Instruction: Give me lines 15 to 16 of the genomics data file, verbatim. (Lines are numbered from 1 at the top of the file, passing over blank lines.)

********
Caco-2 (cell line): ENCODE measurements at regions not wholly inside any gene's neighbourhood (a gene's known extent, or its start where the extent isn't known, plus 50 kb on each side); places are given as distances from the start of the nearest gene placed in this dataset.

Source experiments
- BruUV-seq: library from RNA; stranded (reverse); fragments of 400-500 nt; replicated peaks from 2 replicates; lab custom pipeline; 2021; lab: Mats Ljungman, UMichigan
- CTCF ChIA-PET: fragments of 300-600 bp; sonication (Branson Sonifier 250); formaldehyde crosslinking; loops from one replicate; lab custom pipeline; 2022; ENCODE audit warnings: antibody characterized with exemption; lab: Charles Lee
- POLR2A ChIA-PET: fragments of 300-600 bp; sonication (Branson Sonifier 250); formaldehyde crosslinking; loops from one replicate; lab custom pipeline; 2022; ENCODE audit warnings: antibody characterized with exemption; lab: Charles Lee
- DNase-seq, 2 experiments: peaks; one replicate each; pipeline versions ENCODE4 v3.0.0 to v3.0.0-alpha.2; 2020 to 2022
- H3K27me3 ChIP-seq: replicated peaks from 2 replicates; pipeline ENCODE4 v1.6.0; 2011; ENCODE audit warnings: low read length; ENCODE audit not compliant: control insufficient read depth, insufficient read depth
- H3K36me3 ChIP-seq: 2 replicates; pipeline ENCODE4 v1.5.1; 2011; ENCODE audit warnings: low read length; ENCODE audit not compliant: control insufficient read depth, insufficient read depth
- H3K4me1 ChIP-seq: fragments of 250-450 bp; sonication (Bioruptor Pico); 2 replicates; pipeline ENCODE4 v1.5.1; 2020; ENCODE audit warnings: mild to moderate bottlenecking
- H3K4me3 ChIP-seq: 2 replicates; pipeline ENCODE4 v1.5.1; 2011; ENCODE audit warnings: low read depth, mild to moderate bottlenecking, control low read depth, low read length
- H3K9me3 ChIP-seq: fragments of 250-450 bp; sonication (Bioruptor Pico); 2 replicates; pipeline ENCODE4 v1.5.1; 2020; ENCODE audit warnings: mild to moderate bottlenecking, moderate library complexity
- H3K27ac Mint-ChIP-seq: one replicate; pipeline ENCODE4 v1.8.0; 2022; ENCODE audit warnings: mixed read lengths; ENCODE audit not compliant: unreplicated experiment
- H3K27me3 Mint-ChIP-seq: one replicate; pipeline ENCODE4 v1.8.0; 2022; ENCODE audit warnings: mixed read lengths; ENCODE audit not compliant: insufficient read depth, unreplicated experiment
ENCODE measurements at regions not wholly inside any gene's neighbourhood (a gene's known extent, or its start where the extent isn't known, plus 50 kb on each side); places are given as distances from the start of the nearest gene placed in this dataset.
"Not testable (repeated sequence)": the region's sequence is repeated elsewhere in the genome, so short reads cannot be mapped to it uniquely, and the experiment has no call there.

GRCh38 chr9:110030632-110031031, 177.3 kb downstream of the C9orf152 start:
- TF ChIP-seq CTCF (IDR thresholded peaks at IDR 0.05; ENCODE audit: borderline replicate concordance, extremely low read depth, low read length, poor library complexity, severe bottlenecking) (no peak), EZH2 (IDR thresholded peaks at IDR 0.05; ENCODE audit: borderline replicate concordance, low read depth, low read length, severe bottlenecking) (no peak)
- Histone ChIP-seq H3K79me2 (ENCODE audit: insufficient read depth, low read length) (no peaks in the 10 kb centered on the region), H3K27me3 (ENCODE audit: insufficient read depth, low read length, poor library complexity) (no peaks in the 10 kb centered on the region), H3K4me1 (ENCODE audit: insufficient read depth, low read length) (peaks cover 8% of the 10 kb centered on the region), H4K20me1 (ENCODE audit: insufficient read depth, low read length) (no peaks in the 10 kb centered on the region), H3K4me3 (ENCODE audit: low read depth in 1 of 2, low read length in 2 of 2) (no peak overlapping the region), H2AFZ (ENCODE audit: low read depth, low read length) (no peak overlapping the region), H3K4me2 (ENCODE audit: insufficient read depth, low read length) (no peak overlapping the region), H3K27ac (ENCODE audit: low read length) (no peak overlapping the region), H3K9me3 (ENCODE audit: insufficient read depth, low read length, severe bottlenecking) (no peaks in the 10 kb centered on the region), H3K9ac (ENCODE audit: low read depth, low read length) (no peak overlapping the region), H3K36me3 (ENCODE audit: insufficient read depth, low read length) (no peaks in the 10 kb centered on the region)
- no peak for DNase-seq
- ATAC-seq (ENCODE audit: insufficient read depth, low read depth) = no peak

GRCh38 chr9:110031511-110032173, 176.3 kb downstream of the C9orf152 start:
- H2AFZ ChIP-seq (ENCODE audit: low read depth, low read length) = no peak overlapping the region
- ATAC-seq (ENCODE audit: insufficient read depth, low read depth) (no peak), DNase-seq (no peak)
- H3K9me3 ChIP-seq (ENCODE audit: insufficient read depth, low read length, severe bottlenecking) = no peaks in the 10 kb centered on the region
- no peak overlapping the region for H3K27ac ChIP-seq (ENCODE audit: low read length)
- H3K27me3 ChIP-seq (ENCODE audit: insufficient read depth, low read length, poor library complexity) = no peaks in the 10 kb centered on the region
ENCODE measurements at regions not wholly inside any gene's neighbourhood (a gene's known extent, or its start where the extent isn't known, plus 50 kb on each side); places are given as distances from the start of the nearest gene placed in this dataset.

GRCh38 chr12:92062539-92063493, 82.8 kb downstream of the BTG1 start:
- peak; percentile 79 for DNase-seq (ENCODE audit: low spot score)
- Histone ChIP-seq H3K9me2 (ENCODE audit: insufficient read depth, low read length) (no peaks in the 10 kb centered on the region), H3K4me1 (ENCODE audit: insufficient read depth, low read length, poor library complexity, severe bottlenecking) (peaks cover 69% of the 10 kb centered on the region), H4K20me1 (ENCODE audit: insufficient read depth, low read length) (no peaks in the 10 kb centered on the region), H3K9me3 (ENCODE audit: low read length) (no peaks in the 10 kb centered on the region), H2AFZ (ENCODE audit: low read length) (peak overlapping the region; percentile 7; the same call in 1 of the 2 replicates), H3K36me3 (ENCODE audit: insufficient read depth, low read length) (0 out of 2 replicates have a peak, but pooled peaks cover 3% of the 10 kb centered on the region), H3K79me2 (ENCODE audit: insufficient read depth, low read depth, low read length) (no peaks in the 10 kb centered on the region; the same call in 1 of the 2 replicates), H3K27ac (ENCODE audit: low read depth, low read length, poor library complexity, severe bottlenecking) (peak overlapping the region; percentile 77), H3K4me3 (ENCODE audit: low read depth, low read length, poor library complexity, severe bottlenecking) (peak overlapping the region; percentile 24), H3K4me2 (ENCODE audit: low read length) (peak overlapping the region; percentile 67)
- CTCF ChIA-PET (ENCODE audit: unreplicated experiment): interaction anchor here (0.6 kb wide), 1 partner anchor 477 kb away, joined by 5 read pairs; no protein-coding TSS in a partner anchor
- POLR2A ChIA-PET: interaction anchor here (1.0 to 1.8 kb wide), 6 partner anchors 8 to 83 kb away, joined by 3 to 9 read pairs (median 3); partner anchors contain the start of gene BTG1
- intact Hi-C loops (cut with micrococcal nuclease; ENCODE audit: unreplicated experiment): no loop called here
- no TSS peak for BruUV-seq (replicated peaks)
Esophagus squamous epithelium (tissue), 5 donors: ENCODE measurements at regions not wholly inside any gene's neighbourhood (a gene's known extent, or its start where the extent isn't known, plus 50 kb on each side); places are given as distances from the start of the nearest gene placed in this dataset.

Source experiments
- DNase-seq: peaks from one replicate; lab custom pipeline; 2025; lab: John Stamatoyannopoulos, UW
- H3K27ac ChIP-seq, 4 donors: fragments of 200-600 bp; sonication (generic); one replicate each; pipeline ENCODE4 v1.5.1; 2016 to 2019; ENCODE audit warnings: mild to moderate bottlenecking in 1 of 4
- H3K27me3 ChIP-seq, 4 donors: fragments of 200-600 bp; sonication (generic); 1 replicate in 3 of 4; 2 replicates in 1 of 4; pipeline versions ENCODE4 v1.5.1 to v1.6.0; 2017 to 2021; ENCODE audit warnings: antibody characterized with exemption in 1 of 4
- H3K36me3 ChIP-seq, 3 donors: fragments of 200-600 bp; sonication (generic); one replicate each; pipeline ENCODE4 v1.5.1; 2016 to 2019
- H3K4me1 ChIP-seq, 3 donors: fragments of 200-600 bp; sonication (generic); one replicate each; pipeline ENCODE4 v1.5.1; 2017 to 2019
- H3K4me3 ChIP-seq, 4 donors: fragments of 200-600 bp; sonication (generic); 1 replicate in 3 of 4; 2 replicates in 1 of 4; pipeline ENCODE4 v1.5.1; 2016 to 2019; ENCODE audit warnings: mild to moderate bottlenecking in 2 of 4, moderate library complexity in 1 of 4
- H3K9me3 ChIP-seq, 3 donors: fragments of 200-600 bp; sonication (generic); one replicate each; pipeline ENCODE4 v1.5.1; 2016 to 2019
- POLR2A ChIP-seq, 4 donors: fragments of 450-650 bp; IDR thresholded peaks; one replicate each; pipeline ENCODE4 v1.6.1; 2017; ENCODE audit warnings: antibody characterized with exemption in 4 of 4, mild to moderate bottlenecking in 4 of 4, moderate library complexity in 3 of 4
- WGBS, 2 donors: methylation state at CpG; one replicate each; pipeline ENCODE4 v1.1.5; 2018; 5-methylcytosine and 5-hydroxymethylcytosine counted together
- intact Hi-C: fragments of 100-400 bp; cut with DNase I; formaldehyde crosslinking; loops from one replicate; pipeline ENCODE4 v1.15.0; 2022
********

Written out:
"Not testable (repeated sequence)": the region's sequence is repeated elsewhere in the genome, so short reads cannot be mapped to it uniquely, and the experiment has no call there.

GRCh38 chr9:110030632-110031031, 177.3 kb downstream of the C9orf152 start: